The discovery of Cleo Smith has eerie similarities to toddler ‘AJ’, who was found four days after going missing.
Two months. Two missing children. Two successful searches.
As news of Cleo Smith’s safety reverberates across the nation, echoes of a similarly desperate – and ultimately successful – search are coming back around.
It was just 10 weeks ago that the family of three-year-old Anthony “AJ” Elfalak feared the worst after the non-verbal autistic boy went missing near his home in the NSW Hunter Valley.
But after being lost in rugged bushland for three days, a blurry image taken from a police helicopter showed him drinking muddy water at a creek on September 6.
The boy’s reunion with his family triggered a wave of emotional scenes as family members threw their hands in the air, screaming and crying from happiness and relief.
“Thank you for everyone. Thank you for the government. Thank you for the police. Thank you very much,” AJ‘s mum Kelly told Nine News at the time.
Australians were similarly united in joy after waking to the news on Wednesday that Cleo Smith had been recovered “alive and well” from a locked house in Carnarvon, having been missing for 18 days.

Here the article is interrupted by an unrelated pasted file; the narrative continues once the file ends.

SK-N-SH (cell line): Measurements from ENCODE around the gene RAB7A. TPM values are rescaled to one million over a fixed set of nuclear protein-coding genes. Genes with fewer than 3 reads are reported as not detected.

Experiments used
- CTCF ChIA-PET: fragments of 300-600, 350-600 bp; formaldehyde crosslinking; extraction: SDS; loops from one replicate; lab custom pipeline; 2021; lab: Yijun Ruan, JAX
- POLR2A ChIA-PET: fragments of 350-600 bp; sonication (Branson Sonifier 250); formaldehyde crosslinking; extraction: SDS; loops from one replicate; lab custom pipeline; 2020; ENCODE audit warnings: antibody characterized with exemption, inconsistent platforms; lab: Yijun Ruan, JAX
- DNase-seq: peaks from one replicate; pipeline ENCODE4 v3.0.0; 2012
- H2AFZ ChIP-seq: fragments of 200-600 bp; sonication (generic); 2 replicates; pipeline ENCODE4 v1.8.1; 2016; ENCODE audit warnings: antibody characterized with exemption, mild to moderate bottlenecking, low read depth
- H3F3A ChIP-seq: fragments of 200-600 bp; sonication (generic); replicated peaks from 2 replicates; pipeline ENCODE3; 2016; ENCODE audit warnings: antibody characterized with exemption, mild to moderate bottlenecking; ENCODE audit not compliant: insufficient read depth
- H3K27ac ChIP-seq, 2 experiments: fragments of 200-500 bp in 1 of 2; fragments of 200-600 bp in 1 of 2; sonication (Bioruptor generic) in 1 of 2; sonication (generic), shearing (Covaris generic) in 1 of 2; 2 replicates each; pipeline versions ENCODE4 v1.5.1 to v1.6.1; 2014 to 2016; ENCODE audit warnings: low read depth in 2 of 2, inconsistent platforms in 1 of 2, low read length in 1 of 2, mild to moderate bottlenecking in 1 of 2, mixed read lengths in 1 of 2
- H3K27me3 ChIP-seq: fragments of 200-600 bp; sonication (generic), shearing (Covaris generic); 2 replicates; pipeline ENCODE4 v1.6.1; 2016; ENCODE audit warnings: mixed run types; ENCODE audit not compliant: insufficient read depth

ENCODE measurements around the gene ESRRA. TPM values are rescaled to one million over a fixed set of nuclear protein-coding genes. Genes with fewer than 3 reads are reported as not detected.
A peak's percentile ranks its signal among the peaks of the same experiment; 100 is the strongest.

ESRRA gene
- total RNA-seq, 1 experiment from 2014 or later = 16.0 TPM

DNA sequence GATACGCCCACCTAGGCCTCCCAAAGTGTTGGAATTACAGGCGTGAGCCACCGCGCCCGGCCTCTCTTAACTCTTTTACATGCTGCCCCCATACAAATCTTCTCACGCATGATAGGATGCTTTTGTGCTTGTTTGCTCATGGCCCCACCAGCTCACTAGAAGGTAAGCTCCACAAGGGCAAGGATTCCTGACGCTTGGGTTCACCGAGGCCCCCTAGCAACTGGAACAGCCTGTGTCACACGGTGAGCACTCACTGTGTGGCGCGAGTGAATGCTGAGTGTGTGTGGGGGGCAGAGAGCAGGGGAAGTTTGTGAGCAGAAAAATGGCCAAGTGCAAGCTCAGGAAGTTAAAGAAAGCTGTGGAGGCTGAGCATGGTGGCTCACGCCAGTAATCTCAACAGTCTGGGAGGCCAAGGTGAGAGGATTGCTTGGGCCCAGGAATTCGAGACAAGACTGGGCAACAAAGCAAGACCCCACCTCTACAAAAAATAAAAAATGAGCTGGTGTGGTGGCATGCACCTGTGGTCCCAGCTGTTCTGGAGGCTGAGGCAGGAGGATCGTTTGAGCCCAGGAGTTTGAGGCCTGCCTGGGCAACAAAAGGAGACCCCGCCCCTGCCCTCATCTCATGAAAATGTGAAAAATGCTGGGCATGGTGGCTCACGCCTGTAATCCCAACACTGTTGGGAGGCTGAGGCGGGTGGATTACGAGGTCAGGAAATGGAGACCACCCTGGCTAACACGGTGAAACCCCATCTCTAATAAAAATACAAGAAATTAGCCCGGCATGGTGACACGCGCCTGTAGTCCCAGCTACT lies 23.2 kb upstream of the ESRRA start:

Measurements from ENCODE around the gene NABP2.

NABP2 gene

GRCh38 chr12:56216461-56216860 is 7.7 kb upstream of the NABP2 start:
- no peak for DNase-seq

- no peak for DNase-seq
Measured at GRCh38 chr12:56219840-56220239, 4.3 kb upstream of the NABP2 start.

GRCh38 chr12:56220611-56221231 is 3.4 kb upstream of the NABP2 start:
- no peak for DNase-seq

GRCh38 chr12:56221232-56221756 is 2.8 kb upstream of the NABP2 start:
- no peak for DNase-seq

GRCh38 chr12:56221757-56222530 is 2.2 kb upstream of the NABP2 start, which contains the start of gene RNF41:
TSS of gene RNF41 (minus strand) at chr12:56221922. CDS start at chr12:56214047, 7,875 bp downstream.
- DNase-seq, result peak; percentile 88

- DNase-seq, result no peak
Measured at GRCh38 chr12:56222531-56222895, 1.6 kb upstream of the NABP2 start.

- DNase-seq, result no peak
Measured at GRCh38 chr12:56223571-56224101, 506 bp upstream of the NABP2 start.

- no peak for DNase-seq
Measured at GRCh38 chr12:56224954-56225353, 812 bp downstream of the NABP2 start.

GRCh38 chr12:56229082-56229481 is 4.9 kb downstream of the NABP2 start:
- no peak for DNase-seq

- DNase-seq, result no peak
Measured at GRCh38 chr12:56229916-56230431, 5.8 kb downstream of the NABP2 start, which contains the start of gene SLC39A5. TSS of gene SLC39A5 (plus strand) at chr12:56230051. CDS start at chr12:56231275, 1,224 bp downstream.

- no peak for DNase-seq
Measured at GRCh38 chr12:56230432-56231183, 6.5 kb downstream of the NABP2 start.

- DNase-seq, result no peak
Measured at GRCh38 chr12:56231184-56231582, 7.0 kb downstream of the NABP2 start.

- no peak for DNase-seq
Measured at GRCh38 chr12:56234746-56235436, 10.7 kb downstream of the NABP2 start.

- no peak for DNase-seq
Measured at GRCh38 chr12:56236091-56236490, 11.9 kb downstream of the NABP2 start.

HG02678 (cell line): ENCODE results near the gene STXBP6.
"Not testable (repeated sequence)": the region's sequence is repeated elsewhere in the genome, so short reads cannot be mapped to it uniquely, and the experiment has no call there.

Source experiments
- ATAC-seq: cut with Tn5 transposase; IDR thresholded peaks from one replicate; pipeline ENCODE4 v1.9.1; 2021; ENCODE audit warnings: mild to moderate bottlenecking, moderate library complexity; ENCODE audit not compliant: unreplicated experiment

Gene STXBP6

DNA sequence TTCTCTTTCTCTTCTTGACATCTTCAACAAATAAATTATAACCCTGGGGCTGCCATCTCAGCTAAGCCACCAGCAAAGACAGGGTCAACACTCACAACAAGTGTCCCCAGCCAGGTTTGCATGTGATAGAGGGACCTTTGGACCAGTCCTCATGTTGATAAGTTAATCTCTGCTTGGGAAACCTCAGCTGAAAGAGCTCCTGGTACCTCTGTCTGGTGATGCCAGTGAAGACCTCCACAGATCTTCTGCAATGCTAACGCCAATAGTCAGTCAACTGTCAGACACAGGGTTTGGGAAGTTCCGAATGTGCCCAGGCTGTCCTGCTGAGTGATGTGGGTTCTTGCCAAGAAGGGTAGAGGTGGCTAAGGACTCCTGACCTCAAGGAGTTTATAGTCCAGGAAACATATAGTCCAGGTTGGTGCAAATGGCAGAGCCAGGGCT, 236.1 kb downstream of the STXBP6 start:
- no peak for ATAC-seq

Detectives found Cleo in the early hours of the morning, about 70km from the campsite at the Quobba Blowholes where the four-year-old disappeared.
“A police team broke their way into a locked house in Carnarvon about 1am (Perth time). They found little Cleo in one of the rooms,” Deputy Commissioner Col Blanch said in a statement.
“One of the officers picked her up into his arms and asked her ‘what’s your name?’ She said, ‘My name is Cleo’.”
Cleo was reunited with her parents a short time later, with her mother Ellie acknowledging her recovery by sharing a photo of Cleo on Instagram.
“Our family is whole again,” she wrote.
A 36-year-old Carnarvon man with no connection to the family has been taken into custody and is being questioned over the incident.
The seemingly fruitless effort to locate the missing girl involved hundreds of police officers searching vast swathes of the countryside and hundreds of kilometres of roadside bins for evidence, with thousands of calls coming in to CrimeStoppers during the nearly three-week ordeal.
Similarly, the recovery of AJ back in September involved a co-ordinated multi-agency response, with assistance from trail bike officers, police rescue, the dog unit, police divers and PolAir.
Police were assisted by NSW Ambulance, State Emergency Service, Rural Fire Service, and the Volunteer Rescue Association, while more than 100 emergency service workers and volunteers also helped with the search.
Meanwhile, 14-year-old William Callaghan was returned to his family in July last year after spending two nights lost in freezing temperatures at Mount Disappointment north of Melbourne.
The boy, who has non-verbal autism, was found by volunteers and spent a short time in hospital before being released.